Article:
In 2000 and 2001, Nintendo worked with sewing machine manufacturers Jaguar and Singer. They developed software for the Gameboy Color that would be compatible with a line of funky transparent plastic sewing machines. The software helped young sewers learn different buttonholes and lettering, as well as endeared them to characters from the Mario franchise.
More recently, in 2016, an initiative led by Sarah Hendricks, Bri Williams, Josh McCow and Anne Sullivan created an open-sourced game called Loominary – where a physical loom can be used to play a set of Twine games. Different coloured yarn represents different choices, and so the player is again left with a keepsake – their own unique scarf.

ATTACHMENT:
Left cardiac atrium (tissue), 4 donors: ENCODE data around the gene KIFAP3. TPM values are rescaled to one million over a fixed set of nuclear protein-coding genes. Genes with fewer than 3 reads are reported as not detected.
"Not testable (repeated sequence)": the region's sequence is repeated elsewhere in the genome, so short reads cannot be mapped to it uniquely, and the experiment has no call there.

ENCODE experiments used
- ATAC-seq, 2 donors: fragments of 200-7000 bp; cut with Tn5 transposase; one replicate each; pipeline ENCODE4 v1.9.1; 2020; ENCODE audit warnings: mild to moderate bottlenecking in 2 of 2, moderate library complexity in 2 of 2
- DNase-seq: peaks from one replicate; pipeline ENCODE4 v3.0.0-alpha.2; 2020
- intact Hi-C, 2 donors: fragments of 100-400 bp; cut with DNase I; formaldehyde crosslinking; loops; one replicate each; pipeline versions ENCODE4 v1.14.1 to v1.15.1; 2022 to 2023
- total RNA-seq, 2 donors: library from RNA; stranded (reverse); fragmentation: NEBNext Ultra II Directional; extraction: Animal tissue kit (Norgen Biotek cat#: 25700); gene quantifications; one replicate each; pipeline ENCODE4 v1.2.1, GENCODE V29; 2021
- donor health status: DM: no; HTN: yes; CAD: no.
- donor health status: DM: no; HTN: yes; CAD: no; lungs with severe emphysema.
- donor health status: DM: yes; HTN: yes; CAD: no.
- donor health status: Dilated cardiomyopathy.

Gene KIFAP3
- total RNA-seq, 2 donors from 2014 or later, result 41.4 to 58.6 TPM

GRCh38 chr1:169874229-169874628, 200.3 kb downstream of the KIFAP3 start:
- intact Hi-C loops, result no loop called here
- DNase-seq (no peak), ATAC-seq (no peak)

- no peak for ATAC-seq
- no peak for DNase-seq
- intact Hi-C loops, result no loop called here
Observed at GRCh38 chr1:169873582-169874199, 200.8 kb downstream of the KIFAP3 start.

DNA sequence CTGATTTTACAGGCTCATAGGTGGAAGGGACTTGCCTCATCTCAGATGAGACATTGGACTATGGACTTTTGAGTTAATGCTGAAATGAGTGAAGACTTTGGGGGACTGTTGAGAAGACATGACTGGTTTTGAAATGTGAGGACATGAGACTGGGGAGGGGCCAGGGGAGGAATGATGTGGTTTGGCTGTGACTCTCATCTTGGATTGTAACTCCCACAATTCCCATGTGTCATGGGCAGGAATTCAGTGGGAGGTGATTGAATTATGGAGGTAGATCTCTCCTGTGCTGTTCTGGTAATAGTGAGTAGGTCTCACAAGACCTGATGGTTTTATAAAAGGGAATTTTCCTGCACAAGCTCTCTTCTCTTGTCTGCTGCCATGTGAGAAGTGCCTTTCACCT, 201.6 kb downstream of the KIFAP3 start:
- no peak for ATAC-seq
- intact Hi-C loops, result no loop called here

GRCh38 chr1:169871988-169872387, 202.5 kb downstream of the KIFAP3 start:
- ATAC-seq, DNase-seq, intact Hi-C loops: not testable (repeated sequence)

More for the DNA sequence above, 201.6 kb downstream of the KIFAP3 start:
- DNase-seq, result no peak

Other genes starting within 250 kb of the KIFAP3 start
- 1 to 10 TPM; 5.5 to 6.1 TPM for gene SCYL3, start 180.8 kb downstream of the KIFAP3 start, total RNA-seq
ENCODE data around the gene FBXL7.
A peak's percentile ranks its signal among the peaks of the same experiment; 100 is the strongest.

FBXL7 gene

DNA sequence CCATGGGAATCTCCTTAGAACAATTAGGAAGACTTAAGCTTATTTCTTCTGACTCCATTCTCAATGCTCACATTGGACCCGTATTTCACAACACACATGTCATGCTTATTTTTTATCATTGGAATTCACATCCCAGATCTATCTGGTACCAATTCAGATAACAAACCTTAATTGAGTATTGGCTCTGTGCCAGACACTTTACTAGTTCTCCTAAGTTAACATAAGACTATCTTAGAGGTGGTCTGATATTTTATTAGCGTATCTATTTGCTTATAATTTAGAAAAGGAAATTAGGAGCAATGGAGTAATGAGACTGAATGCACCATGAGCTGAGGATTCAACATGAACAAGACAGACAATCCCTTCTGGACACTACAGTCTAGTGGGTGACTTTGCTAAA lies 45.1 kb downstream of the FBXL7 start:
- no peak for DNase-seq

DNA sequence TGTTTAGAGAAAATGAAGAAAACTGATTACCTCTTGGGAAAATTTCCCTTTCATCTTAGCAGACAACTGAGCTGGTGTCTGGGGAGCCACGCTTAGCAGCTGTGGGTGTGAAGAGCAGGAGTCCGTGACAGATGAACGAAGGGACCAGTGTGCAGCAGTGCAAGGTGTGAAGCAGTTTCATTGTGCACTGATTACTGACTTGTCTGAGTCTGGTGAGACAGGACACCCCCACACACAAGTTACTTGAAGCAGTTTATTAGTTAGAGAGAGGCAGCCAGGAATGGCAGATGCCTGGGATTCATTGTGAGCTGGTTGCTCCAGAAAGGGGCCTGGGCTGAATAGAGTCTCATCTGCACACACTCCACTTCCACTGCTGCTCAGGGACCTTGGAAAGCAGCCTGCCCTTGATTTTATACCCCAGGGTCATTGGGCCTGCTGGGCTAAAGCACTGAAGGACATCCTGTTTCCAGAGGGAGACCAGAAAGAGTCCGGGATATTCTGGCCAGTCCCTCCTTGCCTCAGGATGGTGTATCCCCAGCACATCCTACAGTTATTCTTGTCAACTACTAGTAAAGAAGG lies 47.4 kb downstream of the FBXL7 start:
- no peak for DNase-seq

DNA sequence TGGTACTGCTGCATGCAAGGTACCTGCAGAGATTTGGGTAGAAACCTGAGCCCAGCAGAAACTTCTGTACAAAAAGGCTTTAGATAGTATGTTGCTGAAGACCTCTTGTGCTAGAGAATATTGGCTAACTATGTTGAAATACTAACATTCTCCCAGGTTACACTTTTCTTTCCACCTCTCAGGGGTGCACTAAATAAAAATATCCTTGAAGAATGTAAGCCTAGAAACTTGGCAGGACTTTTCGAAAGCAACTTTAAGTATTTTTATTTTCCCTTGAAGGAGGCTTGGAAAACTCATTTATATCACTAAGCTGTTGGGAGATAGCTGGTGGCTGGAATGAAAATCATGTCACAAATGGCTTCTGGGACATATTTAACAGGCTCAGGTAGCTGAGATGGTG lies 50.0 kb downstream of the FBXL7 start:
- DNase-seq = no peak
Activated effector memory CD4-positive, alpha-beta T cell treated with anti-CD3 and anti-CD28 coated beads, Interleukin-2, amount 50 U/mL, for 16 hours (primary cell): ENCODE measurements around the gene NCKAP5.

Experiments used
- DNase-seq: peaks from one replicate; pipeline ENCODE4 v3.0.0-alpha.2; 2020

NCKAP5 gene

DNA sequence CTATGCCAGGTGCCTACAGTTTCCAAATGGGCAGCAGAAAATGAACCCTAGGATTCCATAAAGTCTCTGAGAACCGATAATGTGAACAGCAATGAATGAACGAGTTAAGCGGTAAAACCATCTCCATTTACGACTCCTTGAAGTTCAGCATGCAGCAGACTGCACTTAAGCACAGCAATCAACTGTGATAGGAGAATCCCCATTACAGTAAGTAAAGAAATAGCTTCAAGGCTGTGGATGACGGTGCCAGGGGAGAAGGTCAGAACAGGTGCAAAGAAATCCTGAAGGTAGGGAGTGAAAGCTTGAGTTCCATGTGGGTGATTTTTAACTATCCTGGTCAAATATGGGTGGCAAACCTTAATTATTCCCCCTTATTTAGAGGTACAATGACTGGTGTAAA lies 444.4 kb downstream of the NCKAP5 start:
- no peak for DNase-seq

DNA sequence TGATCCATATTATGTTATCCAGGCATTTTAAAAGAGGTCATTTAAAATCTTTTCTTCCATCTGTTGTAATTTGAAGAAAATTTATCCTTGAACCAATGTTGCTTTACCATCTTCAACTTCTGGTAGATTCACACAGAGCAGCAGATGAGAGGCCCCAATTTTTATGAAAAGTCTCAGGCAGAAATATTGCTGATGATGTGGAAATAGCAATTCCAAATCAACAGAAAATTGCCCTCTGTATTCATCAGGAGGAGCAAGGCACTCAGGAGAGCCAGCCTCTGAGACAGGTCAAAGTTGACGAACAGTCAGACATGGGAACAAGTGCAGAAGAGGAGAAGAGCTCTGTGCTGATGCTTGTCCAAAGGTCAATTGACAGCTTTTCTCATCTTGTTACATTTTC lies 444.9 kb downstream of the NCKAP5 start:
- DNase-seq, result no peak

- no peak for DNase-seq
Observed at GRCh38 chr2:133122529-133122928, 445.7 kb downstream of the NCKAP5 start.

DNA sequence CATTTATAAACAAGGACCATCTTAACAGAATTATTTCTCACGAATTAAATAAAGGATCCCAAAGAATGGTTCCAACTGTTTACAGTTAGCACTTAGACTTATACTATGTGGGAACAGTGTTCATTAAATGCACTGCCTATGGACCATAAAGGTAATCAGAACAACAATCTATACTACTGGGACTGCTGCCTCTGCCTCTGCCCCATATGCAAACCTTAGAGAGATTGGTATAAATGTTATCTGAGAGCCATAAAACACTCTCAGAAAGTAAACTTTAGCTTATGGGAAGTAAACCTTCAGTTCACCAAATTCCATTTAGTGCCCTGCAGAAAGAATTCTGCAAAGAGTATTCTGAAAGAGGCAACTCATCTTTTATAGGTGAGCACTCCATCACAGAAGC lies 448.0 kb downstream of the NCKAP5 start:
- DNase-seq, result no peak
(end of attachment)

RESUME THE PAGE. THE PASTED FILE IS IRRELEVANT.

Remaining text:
The aim of the Loominary project is to bring digital storytelling to crafting communities, which are predominately women. Their artist statement reminds us that these communities ‘have created story artefacts for many years, but these stories have not been engaged computationally’ – likely referring to the presumed mismatch of digital storytelling with textile crafts.
Women have told stories through tapestries and shared tales in sewing circles long before the digital.
Folklorist Maria Tatar points to mythical figures like Philomela and Arachne, whose handicrafts gave voice to injustice. Arachne was turned into a spider for weaving a tapestry that was critical of the ancient Greek Gods. Tatar even links Charlotte from Charlotte’s Web to Arachne, who ‘revitalises language’ by spinning words into her web.
While playing A Mending, there was a quote from Tatar’s most recent book that resonated so poignantly with me:
‘How strange and yet also how logical it is that so many of our metaphors for storytelling are drawn from the discursive field of textile production. We weave plots, spin stories, fabricate tales, or tell yarns – a reminder of how the work of our hands produced social spaces that promoted the exchange of stories.’ (The Heroine with 1,001 Faces, p. 64).